As our product innovation fund, Design Council Spark, takes off for a second time, we've been out there talking to entrepreneurs to hear their stories on how they got started. Gil Kahana from ChattyFeet, the quirky purveyor of socks behind Kate Middle-Toe and Prof. Brian Sox, told us how they took a funny idea and ran with it.

Cooking up a good idea

I really enjoy cooking and one day I invited friends over for lunch. We had some great food, and Mojitos too... At one point, I lifted my feet in the air and thought that it would be cool if socks could be animated like sock puppets on your feet. It was an amusing idea but after a few days I was still thinking about it. I had a chat with Humberto (my long-time friend and now business partner) and we decided to give it a go.

People make the difference

I really believe that your best ideas come when you are with people who know you well. They're the ones who bring out the best in you. Humberto and I have that – we met while studying Communication Design at Central St Martins and we're both interested in technology, innovation, design and humorous things. So we're a good fit.  

The first product I produced was a cookbook that I co-wrote with my friend Michiko Nitta. This book sold more than 30,000 copies and really made me want to create more products. I had no idea though that I would go from a book to socks! You have to be open to ideas when they come.  

Prototyping 101: Socks and a marker

At first we agreed to meet weekly, and this commitment was important to help get us going. We were both working full time and had to sacrifice our personal time to grow ChattyFeet. We made a prototype by drawing a character on a pair of white socks and tested how you can animate sock with faces using your feet. We did research and came away with some revealing observations about people's relationship with fashion. For example, we wanted to know about that one garment people were proud to wear, and why. We also wanted to know how they felt when wearing it.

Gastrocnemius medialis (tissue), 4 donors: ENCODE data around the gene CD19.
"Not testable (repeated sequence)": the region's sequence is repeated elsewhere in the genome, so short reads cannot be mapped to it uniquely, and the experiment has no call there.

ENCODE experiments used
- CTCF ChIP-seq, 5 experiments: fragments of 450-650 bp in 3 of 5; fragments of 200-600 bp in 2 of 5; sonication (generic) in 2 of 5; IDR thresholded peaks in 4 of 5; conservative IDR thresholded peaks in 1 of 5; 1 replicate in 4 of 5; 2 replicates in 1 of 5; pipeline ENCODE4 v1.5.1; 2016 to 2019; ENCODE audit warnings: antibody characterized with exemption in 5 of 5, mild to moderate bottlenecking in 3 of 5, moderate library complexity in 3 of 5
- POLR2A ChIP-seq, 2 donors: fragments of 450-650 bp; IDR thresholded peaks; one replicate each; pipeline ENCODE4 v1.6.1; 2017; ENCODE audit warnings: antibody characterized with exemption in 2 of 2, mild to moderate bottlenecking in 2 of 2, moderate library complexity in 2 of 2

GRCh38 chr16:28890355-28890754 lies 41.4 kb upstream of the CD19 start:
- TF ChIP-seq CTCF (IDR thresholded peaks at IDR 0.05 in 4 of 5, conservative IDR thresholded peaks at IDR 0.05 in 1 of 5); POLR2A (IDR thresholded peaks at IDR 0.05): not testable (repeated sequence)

We discovered that certain fashion items provide more opportunity for personal expression and that even a subtle statement can make people feel happy. People are also more at ease with self-expression if they're around people they're comfortable with. This helped us to really understand the context for ChattyFeet. We liked that it was something that only revealed itself when you were relaxed – the shoes are off and the characters are out. 

Bringing our characters to life

We created our first four characters and looked for a producer. Nobody wanted to work with us because the quantities we required were too small. Eventually we managed to get some samples produced and then we researched selling online. It took quite a while to come up with our name. We were very careful with this: Does it flow well? Is it easy to pronounce? It's important to consider the sound of the name without its meaning. We knew it would be a word that we'd use many times every day, so we had to love it. We came up with ChattyFeet and didn't look back.

Our first collection launched on 18 December 2012. Now we have 26 characters and are operating in 10 countries. Funny to think it all started with a good lunch! 

Finding our feet in the marketplace

The key for us was to identify who would care about our products. It took us a long time to understand that people mostly love buying ChattyFeet as a gift, and that insight changed our entire strategy. There are plenty of funny socks out there, but our socks encourage people to get silly, while also being a bit of a character story. Outlining our target market made us more efficient because rather than blindly targeting everyone, we honed in on the communities that really engaged with our products. For example, illustrators have been a great supporter of what we do.  

Two things we could never have done it with without 

Passion and commitment. First you need to find something that gets you excited, and it has to be something you're genuinely passionate about. Passion is the fuel for your project, and without it, you’ll give up easily after the first difficult week.

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